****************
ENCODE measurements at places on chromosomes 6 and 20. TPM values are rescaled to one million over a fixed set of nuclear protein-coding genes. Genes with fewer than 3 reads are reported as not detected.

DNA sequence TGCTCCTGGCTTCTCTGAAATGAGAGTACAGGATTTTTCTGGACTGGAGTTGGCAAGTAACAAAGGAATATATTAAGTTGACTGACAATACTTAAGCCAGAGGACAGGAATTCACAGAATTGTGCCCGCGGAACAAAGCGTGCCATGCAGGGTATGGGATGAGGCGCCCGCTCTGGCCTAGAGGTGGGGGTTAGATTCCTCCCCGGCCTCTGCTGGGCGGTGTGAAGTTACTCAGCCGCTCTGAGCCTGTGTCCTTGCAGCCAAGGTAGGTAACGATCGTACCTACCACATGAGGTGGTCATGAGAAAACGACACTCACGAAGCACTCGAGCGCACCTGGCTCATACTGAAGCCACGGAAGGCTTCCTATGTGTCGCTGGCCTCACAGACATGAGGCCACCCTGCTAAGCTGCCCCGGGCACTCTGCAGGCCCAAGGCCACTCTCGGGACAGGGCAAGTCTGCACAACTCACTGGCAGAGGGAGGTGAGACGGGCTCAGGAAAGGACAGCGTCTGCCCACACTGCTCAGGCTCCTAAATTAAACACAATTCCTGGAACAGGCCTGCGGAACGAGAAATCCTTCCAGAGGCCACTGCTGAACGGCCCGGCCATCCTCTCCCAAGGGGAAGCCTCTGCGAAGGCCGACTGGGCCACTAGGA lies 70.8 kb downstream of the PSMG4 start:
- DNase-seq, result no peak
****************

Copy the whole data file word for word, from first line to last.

ENCODE measurements at places on chromosomes 6 and 20. TPM values are rescaled to one million over a fixed set of nuclear protein-coding genes. Genes with fewer than 3 reads are reported as not detected.

DNA sequence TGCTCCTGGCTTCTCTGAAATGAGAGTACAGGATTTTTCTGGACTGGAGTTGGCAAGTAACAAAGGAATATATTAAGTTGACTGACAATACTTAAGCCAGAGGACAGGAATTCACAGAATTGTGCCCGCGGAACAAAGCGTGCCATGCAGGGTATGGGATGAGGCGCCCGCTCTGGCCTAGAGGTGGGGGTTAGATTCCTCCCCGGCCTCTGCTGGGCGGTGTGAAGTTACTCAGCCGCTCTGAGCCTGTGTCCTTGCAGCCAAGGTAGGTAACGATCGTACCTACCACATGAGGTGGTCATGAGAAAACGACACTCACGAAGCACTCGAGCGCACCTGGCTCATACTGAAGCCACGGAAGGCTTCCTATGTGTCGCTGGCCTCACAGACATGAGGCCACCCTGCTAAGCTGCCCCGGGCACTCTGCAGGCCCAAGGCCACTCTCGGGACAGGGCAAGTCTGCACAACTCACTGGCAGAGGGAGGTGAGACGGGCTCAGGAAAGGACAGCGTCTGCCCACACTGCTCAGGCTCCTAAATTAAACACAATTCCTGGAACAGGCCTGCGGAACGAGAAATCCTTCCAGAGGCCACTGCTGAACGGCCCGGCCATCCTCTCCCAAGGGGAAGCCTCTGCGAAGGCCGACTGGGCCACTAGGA lies 70.8 kb downstream of the PSMG4 start:
- DNase-seq, result no peak